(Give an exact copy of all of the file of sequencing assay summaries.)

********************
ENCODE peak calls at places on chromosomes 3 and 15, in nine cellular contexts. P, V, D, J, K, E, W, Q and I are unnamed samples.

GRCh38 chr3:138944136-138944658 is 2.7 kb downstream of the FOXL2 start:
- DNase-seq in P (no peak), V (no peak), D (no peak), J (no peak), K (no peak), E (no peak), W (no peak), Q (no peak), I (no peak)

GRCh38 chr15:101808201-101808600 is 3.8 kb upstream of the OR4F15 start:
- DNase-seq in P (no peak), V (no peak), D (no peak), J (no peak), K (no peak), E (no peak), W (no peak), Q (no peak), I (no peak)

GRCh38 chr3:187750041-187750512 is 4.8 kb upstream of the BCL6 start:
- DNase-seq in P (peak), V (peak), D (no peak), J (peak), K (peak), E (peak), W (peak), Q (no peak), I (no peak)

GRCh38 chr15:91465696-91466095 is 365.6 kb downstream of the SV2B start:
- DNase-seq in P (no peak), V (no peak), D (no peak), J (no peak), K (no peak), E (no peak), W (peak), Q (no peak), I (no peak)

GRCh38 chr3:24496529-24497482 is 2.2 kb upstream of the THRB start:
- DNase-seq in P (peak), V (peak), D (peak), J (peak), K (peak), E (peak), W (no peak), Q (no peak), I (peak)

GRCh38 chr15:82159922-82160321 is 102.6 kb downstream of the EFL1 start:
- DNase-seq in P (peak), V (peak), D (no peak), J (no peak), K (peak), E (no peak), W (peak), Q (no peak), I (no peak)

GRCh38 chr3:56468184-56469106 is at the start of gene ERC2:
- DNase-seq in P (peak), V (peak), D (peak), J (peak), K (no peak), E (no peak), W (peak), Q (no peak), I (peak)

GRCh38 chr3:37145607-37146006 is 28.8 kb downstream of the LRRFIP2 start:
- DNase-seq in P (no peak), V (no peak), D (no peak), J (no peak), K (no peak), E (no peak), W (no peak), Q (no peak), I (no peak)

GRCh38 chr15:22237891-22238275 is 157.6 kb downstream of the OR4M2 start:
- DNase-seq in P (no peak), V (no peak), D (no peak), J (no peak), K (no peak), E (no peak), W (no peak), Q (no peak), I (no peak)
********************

ENCODE peak calls at places on chromosomes 3 and 15, in nine cellular contexts. P, V, D, J, K, E, W, Q and I are unnamed samples.

GRCh38 chr3:138944136-138944658 is 2.7 kb downstream of the FOXL2 start:
- DNase-seq in P (no peak), V (no peak), D (no peak), J (no peak), K (no peak), E (no peak), W (no peak), Q (no peak), I (no peak)

GRCh38 chr15:101808201-101808600 is 3.8 kb upstream of the OR4F15 start:
- DNase-seq in P (no peak), V (no peak), D (no peak), J (no peak), K (no peak), E (no peak), W (no peak), Q (no peak), I (no peak)

GRCh38 chr3:187750041-187750512 is 4.8 kb upstream of the BCL6 start:
- DNase-seq in P (peak), V (peak), D (no peak), J (peak), K (peak), E (peak), W (peak), Q (no peak), I (no peak)

GRCh38 chr15:91465696-91466095 is 365.6 kb downstream of the SV2B start:
- DNase-seq in P (no peak), V (no peak), D (no peak), J (no peak), K (no peak), E (no peak), W (peak), Q (no peak), I (no peak)

GRCh38 chr3:24496529-24497482 is 2.2 kb upstream of the THRB start:
- DNase-seq in P (peak), V (peak), D (peak), J (peak), K (peak), E (peak), W (no peak), Q (no peak), I (peak)

GRCh38 chr15:82159922-82160321 is 102.6 kb downstream of the EFL1 start:
- DNase-seq in P (peak), V (peak), D (no peak), J (no peak), K (peak), E (no peak), W (peak), Q (no peak), I (no peak)

GRCh38 chr3:56468184-56469106 is at the start of gene ERC2:
- DNase-seq in P (peak), V (peak), D (peak), J (peak), K (no peak), E (no peak), W (peak), Q (no peak), I (peak)

GRCh38 chr3:37145607-37146006 is 28.8 kb downstream of the LRRFIP2 start:
- DNase-seq in P (no peak), V (no peak), D (no peak), J (no peak), K (no peak), E (no peak), W (no peak), Q (no peak), I (no peak)

GRCh38 chr15:22237891-22238275 is 157.6 kb downstream of the OR4M2 start:
- DNase-seq in P (no peak), V (no peak), D (no peak), J (no peak), K (no peak), E (no peak), W (no peak), Q (no peak), I (no peak)